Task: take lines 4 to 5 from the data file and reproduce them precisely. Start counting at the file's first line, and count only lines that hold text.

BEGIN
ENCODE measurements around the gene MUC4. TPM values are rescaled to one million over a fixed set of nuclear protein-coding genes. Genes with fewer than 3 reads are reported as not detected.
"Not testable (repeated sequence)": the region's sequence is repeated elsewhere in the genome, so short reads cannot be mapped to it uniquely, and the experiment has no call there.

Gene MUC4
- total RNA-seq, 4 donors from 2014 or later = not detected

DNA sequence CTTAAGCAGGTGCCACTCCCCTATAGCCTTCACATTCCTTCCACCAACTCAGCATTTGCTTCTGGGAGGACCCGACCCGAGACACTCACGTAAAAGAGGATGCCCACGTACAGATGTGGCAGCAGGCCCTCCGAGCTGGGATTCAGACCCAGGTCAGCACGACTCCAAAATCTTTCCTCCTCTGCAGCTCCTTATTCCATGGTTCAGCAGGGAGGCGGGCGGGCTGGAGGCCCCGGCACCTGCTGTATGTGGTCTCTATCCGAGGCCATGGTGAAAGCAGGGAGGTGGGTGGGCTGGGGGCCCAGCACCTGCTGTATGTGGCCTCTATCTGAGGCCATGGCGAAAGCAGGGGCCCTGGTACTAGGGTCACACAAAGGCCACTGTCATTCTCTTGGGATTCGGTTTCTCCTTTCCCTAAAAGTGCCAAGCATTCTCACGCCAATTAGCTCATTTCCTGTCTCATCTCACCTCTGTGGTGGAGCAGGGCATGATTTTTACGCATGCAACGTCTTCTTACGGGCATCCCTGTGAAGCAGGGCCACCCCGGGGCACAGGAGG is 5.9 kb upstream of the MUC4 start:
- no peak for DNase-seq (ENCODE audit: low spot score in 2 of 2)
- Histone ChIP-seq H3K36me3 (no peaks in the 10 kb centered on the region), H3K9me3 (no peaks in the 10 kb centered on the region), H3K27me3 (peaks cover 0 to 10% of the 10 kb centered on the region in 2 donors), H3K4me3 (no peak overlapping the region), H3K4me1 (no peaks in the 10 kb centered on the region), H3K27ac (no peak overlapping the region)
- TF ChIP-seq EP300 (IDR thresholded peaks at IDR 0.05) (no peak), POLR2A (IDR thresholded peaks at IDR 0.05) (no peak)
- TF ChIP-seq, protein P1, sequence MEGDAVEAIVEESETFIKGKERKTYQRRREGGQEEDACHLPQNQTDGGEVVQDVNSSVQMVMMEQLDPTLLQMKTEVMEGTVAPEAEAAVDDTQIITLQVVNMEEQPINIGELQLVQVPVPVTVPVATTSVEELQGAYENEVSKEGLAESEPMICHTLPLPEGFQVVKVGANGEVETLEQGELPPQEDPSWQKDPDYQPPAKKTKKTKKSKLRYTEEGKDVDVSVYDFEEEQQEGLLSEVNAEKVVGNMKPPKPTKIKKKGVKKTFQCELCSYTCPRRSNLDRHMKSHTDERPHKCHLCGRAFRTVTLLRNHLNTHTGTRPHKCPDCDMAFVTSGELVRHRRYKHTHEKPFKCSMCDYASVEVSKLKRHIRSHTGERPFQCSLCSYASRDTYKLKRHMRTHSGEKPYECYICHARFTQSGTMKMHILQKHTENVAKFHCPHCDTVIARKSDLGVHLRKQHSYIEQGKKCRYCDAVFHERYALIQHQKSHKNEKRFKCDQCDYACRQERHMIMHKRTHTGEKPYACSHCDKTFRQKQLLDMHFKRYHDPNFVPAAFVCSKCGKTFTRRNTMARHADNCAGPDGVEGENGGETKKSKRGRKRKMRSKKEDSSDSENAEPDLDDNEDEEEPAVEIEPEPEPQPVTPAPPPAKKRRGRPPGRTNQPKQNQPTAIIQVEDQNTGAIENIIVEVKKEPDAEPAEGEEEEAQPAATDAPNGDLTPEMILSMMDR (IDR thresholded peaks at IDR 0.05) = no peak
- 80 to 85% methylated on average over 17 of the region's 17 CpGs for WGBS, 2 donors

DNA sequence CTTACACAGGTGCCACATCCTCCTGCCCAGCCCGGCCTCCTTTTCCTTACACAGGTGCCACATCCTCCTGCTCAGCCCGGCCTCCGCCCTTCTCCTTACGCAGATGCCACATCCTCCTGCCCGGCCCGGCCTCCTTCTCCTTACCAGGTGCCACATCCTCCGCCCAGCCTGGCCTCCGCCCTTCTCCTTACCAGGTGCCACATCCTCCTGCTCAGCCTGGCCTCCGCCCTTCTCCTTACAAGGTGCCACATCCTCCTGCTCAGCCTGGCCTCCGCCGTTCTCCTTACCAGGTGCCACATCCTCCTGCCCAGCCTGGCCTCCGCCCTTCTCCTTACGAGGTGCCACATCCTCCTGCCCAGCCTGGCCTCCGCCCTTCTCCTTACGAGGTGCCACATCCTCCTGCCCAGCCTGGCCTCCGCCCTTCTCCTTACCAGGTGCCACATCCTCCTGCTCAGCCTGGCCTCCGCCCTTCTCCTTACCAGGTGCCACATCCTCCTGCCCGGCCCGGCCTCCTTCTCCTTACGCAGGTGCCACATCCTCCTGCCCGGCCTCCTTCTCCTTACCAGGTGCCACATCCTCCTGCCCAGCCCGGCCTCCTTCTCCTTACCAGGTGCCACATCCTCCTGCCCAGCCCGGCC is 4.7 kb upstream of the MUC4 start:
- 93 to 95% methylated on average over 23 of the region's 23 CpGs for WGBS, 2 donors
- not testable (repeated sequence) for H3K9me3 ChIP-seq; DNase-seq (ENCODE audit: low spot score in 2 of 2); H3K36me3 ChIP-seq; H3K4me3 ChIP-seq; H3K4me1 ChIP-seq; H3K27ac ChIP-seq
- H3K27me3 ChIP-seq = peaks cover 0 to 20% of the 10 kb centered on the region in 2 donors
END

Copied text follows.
- total RNA-seq, 4 donors from 2014 or later = not detected

DNA sequence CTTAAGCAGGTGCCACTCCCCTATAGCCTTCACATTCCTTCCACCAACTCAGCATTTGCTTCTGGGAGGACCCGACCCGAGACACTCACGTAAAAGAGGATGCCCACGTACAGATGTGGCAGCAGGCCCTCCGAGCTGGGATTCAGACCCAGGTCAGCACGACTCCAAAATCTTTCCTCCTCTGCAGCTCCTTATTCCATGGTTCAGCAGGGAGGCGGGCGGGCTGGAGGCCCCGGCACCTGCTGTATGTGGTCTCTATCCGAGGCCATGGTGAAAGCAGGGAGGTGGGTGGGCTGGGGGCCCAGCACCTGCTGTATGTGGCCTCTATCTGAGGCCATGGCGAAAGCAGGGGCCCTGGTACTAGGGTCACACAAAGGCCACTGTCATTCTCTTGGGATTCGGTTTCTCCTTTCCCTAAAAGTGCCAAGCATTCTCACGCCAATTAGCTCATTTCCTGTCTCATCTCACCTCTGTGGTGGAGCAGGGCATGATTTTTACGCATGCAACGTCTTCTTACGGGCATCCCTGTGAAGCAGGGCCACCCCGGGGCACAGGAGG is 5.9 kb upstream of the MUC4 start: